'eh The complex numbers are (one) logical extension of the real number system (aka 'number line'). Can't have a complex plane without two real number lines.

  • What does it matter if it's intuitive? English (and any other language, though possibly not language in the abstract) is learned, and it works just fine.
    • by mcavic (2007672)
      Right. The concept is intuitive, but putting it into words takes education, just like everything else.
  • by tukang (1209392) on Wednesday April 25, 2012 @11:30PM (#39802969)
    The same subject has been covered in "Here's looking to Euclid". It describes tests done on an Amazon tribe to see how they visually interpret numbers. Unlike most modern adults who visualize number spaced linearly, they visualized them spaced logarithmically. Their reasoning was that the intervals between numbers start (relatively) large and become smaller as the numbers get larger. i.e. from 1 to 2 it's a 100% increase but from 2 to 3 it's only a 33% increase and so on.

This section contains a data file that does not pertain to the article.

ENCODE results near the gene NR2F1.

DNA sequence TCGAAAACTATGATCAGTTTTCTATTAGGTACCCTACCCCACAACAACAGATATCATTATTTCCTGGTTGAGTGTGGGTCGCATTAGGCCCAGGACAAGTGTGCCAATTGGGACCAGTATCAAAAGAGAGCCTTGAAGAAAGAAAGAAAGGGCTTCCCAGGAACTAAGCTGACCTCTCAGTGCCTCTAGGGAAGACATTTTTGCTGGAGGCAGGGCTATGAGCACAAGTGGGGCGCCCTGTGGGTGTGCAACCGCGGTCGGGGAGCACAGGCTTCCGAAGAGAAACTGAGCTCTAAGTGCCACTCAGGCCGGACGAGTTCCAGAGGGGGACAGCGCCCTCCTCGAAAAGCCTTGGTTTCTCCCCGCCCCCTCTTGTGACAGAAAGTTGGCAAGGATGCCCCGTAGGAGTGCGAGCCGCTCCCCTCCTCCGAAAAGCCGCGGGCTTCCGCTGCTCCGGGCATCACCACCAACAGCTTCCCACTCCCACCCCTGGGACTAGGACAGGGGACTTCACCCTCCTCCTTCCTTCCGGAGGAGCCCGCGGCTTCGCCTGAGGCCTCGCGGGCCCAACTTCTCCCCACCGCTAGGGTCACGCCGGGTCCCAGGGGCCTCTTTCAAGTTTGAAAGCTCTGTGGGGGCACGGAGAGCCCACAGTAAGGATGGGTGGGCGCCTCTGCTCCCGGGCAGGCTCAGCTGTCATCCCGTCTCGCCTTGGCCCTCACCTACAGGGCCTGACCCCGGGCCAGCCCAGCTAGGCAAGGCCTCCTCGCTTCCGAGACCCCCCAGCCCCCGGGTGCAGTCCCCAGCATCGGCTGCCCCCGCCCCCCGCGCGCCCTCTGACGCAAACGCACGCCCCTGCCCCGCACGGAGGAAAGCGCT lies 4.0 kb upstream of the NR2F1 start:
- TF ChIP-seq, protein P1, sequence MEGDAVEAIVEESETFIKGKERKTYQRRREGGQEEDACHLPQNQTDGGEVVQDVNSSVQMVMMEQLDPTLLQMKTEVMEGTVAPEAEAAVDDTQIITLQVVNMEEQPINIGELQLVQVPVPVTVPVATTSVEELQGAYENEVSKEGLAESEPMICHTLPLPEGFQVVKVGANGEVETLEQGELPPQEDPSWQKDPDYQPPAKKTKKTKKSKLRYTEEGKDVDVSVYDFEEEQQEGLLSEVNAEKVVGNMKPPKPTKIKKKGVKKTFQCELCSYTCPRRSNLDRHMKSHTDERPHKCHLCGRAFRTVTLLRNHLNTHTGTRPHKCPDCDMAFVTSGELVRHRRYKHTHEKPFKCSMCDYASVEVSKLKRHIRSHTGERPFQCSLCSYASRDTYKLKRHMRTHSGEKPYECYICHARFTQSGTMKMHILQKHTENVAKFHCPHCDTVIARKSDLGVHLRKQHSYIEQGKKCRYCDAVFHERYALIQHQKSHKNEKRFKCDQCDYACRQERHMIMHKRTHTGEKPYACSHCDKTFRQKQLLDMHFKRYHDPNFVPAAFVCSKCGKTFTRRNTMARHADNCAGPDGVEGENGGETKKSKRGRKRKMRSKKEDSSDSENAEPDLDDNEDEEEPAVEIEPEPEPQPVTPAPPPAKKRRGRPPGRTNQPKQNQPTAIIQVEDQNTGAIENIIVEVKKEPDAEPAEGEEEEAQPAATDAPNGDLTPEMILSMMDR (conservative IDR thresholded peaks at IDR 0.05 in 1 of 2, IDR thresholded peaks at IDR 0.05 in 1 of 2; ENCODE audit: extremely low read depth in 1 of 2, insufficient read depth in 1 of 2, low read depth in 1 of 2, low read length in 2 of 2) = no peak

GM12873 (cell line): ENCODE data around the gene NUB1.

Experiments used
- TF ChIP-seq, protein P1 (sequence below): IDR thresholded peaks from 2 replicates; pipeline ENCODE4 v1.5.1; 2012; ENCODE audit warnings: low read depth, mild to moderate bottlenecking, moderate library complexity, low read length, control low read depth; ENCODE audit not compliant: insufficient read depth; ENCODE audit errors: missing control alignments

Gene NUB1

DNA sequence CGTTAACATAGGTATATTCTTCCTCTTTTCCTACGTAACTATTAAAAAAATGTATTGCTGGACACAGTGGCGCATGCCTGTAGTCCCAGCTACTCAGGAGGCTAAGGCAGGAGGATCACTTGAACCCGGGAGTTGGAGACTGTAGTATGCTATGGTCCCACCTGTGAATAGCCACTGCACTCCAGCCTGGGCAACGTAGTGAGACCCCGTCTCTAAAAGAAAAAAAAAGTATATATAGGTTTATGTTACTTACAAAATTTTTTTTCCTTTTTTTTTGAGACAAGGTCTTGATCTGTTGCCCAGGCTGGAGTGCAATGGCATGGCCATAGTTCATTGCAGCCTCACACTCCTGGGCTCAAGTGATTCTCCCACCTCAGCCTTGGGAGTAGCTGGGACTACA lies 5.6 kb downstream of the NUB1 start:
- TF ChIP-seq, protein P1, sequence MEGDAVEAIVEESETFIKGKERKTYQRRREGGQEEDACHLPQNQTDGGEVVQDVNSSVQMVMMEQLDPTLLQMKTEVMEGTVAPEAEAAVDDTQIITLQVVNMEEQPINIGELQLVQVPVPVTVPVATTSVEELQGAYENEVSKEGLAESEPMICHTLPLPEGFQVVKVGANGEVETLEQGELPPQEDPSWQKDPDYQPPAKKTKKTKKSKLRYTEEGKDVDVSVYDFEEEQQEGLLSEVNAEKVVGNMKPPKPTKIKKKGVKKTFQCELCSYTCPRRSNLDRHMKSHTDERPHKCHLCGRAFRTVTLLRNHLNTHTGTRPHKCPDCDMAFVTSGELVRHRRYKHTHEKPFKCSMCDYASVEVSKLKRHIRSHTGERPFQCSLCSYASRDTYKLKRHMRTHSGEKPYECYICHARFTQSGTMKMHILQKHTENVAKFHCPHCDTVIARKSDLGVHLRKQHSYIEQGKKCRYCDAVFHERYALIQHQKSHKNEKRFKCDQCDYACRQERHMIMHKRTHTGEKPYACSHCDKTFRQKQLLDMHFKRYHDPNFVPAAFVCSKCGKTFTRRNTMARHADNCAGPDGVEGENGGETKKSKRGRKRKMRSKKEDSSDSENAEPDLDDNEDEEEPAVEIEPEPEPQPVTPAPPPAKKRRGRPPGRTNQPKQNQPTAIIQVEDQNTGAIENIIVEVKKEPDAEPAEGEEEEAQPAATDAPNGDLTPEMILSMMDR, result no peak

• I imagine that a thickness gauge (which is what is *really* intuitive in the measuring-cup example) or a color-gauge would be more intuitive. The critical point here is that thicker is "more" and thinner is "less". Even with colors you can have "more red" or "less red". Numbers are a higher-form thought process. When dealing with a line system, your general intention is to gauge this same "more or less" comparions, but is abstracted through numbers which is based on a complex thought process of reading and

  • In earlier research, Nunez found that the Aymara of the Andes seem to do the reverse, placing the past in front and the future behind.

    I've worked for a number of PHBs who seemed content with the future sneaking up behind them and smacking them in the back of the skull.

  • by phantomfive (622387) on Wednesday April 25, 2012 @11:47PM (#39803079) Journal